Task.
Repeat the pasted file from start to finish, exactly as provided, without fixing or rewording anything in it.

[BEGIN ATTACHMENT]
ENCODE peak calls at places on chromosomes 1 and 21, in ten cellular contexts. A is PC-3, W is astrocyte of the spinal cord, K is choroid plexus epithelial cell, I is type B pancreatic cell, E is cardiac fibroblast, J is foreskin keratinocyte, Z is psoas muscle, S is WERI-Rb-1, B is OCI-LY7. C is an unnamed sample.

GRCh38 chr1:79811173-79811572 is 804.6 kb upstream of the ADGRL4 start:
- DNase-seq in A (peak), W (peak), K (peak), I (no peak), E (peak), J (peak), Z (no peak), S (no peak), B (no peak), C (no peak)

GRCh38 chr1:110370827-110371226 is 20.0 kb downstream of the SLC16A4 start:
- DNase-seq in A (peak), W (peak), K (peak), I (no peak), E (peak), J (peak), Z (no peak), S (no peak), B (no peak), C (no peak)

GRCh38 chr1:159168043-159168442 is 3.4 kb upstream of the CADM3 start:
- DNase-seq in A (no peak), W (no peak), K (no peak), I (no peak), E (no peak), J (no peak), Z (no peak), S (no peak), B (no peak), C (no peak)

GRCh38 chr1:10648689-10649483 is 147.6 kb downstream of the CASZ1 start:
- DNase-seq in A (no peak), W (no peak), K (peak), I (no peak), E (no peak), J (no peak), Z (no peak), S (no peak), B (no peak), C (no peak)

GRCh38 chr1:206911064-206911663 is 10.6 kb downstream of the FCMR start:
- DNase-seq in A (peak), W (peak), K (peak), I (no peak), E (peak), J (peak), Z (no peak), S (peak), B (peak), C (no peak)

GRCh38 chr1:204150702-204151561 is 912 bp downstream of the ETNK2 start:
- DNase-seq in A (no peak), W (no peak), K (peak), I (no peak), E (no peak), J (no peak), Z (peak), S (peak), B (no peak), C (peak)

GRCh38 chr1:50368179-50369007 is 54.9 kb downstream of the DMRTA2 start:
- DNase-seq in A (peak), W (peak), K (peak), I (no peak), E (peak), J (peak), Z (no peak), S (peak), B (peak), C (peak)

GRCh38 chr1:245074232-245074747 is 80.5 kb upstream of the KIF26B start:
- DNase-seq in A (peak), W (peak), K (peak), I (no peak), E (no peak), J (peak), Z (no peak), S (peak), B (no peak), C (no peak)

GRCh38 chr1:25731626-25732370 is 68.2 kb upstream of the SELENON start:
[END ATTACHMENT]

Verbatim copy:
ENCODE peak calls at places on chromosomes 1 and 21, in ten cellular contexts. A is PC-3, W is astrocyte of the spinal cord, K is choroid plexus epithelial cell, I is type B pancreatic cell, E is cardiac fibroblast, J is foreskin keratinocyte, Z is psoas muscle, S is WERI-Rb-1, B is OCI-LY7. C is an unnamed sample.

GRCh38 chr1:79811173-79811572 is 804.6 kb upstream of the ADGRL4 start:
- DNase-seq in A (peak), W (peak), K (peak), I (no peak), E (peak), J (peak), Z (no peak), S (no peak), B (no peak), C (no peak)

GRCh38 chr1:110370827-110371226 is 20.0 kb downstream of the SLC16A4 start:
- DNase-seq in A (peak), W (peak), K (peak), I (no peak), E (peak), J (peak), Z (no peak), S (no peak), B (no peak), C (no peak)

GRCh38 chr1:159168043-159168442 is 3.4 kb upstream of the CADM3 start:
- DNase-seq in A (no peak), W (no peak), K (no peak), I (no peak), E (no peak), J (no peak), Z (no peak), S (no peak), B (no peak), C (no peak)

GRCh38 chr1:10648689-10649483 is 147.6 kb downstream of the CASZ1 start:
- DNase-seq in A (no peak), W (no peak), K (peak), I (no peak), E (no peak), J (no peak), Z (no peak), S (no peak), B (no peak), C (no peak)

GRCh38 chr1:206911064-206911663 is 10.6 kb downstream of the FCMR start:
- DNase-seq in A (peak), W (peak), K (peak), I (no peak), E (peak), J (peak), Z (no peak), S (peak), B (peak), C (no peak)

GRCh38 chr1:204150702-204151561 is 912 bp downstream of the ETNK2 start:
- DNase-seq in A (no peak), W (no peak), K (peak), I (no peak), E (no peak), J (no peak), Z (peak), S (peak), B (no peak), C (peak)

GRCh38 chr1:50368179-50369007 is 54.9 kb downstream of the DMRTA2 start:
- DNase-seq in A (peak), W (peak), K (peak), I (no peak), E (peak), J (peak), Z (no peak), S (peak), B (peak), C (peak)

GRCh38 chr1:245074232-245074747 is 80.5 kb upstream of the KIF26B start:
- DNase-seq in A (peak), W (peak), K (peak), I (no peak), E (no peak), J (peak), Z (no peak), S (peak), B (no peak), C (no peak)

GRCh38 chr1:25731626-25732370 is 68.2 kb upstream of the SELENON start: